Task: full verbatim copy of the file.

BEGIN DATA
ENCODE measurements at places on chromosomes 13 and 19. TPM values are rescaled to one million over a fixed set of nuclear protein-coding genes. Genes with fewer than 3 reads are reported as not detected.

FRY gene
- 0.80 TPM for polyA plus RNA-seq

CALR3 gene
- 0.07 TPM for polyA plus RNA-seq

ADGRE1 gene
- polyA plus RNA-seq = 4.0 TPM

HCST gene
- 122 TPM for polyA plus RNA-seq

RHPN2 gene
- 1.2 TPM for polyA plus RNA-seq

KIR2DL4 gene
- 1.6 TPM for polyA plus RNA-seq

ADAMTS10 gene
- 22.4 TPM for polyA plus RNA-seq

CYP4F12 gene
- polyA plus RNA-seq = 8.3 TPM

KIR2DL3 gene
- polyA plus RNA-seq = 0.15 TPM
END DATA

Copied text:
ENCODE measurements at places on chromosomes 13 and 19. TPM values are rescaled to one million over a fixed set of nuclear protein-coding genes. Genes with fewer than 3 reads are reported as not detected.

FRY gene
- 0.80 TPM for polyA plus RNA-seq

CALR3 gene
- 0.07 TPM for polyA plus RNA-seq

ADGRE1 gene
- polyA plus RNA-seq = 4.0 TPM

HCST gene
- 122 TPM for polyA plus RNA-seq

RHPN2 gene
- 1.2 TPM for polyA plus RNA-seq

KIR2DL4 gene
- 1.6 TPM for polyA plus RNA-seq

ADAMTS10 gene
- 22.4 TPM for polyA plus RNA-seq

CYP4F12 gene
- polyA plus RNA-seq = 8.3 TPM

KIR2DL3 gene
- polyA plus RNA-seq = 0.15 TPM